A working mother puts herself through law school in an effort to represent her brother, who has been wrongfully convicted of murder and has exhausted his chances to appeal his conviction through public defenders.
Betty Anne Waters (Swank) is a high school dropout who spent nearly two decades working as a single mother while putting herself through law school, tirelessly trying to beat the system and overturn her brother's (Rockwell) unjust murder conviction.Written by
Fox Searchlight Pictures
The movie was nearly 10 years in development. See more »
In various scenes where Hilary Swank and Sam Rockwell's characters are meeting in the jail, the Sprite that Hilary drinks from has the new logo from 2005 consisting of two yellow and green "halves" forming an "S" lemon/lime design. This logo had not yet been created during the implied times of these scenes. See more »
[after seeing the media people and the police surrounding him]
What the fuck?
Kenneth Waters? You're under arrest for the murder of Katharina Brow.
Are you out of your fucking mind? You let me off two years ago!
We've got you know.
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Loyalty: It something we all expect from our loved ones, but we so rarely receive. How loyal would our families be if we were convicted of a crime we were innocent of and sent to prison for the rest of lives? Would they put all their worldly desires away to do everything in their power to see to our injustice? I dare say that I know that it takes a special few that have such perseverance or such conviction.
Hilary Swank stars in the film so aptly titled Conviction. Here again Swank portrays the real-life Betty Ann Waters. Betty Ann's brother, Kenny was convicted of a violent murder in their home town in Massachusetts and sent to prison in 1983. Betty Ann and Kenny grew up in a dysfunctional home and were tossed around to a plethora of foster homes during their childhood and adolescence. The only family they had was each other. Their relationship was so close and intimate that there was no doubt in her mind that her brother was incapable of murder. Kenny was a self-admitted bad boy. He had been arrested so many times in their small community that when Kenny's neighbor turned up murdered it seemed to be an easy assumption that Kenny was the perpetrator of the crime.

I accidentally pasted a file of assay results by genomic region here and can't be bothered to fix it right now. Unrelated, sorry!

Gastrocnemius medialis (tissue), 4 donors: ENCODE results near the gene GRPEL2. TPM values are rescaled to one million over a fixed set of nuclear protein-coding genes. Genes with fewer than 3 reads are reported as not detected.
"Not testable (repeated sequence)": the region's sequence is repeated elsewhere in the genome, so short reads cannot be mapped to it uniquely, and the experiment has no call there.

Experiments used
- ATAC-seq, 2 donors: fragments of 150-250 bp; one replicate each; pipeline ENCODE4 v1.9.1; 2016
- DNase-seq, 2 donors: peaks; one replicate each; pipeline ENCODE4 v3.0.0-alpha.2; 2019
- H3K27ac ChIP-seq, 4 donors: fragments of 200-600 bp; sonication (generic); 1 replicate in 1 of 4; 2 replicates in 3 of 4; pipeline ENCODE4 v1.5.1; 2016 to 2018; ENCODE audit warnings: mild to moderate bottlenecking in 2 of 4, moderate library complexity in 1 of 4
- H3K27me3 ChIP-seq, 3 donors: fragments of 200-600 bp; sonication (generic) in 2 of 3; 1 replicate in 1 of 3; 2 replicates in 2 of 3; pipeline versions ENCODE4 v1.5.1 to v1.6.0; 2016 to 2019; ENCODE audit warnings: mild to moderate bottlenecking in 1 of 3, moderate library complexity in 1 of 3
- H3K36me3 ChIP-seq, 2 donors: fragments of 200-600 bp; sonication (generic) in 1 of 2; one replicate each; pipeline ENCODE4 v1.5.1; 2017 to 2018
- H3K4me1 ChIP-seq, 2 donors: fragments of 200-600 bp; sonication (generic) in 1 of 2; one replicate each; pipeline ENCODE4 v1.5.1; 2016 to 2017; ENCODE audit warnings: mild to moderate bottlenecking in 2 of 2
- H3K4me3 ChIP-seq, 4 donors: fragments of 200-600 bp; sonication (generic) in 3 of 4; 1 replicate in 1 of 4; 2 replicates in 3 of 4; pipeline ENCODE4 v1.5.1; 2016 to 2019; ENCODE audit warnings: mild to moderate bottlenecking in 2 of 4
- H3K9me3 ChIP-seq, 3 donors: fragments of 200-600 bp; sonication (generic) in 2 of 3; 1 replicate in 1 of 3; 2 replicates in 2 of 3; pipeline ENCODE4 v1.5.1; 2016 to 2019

Betty Ann had no money for high-paid lawyers and when Kenny tries to kill himself in prison, she came up with a solution to their problem. She will go to college, then law school and then become a lawyer and find the evidence to set her brother free. This sound like a plot made-up in a studio office, but it is the true story of this amazing woman. And, there would be no movie, if Betty Ann's astounding story didn't have a happy ending.
Telling this story is difficult. But the even script by Pamela Gray provides a good point of departure for Tony Goldwyn's direction and the moving performances by the actors. Without hesitation, Hilary Swank is definitely back, her disappointing performance as Amelia Earhart last year could have ended her trip down the red carpet to win Oscar gold forever. Her performance playing Betty Ann is subtle and convincing. But it's not just Hilary Swank's performance that should be noted. Sam Rockwell's portrayal of Kenny Waters is amazing and heart-wrenching. His scenes in prison are remarkable as he so effortlessly depicts the wide range of emotions from complete hopelessness when years of imprisonment wear on him to utter joy when he learns that his sister has done the impossible. And lastly, Minnie Driver makes a great impression playing Betty Ann's law school friend. It's a role that could garner attention at award time, and hopefully will lead to more roles in the future.
Conviction is one of the best films of the year. Its story of never-ending loyalty and love of a sister. It is inspirational and uplifting. This film will make you believe again, that with desire, perseverance and the conviction to never stop trying, almost anything is possible.
For more reviews and news written by Kay Shackleton, see here: www.examiner.com/movie-awards-in-national
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